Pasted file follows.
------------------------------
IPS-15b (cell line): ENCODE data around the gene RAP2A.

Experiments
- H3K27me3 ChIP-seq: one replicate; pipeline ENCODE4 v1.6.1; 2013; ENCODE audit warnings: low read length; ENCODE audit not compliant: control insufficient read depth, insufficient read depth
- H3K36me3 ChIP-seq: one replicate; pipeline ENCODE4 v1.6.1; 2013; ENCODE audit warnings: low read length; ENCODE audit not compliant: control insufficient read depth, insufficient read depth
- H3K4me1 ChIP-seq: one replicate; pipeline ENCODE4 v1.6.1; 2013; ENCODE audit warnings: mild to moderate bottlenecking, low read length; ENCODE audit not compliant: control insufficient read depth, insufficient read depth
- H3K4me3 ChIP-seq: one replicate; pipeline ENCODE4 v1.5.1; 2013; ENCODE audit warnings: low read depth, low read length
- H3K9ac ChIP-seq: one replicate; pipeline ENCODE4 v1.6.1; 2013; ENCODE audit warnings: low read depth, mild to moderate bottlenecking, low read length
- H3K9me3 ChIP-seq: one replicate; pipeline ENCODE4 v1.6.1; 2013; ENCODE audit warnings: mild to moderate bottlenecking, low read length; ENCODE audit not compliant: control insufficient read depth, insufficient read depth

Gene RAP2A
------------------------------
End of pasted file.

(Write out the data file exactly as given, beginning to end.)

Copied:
IPS-15b (cell line): ENCODE data around the gene RAP2A.

Experiments
- H3K27me3 ChIP-seq: one replicate; pipeline ENCODE4 v1.6.1; 2013; ENCODE audit warnings: low read length; ENCODE audit not compliant: control insufficient read depth, insufficient read depth
- H3K36me3 ChIP-seq: one replicate; pipeline ENCODE4 v1.6.1; 2013; ENCODE audit warnings: low read length; ENCODE audit not compliant: control insufficient read depth, insufficient read depth
- H3K4me1 ChIP-seq: one replicate; pipeline ENCODE4 v1.6.1; 2013; ENCODE audit warnings: mild to moderate bottlenecking, low read length; ENCODE audit not compliant: control insufficient read depth, insufficient read depth
- H3K4me3 ChIP-seq: one replicate; pipeline ENCODE4 v1.5.1; 2013; ENCODE audit warnings: low read depth, low read length
- H3K9ac ChIP-seq: one replicate; pipeline ENCODE4 v1.6.1; 2013; ENCODE audit warnings: low read depth, mild to moderate bottlenecking, low read length
- H3K9me3 ChIP-seq: one replicate; pipeline ENCODE4 v1.6.1; 2013; ENCODE audit warnings: mild to moderate bottlenecking, low read length; ENCODE audit not compliant: control insufficient read depth, insufficient read depth

Gene RAP2A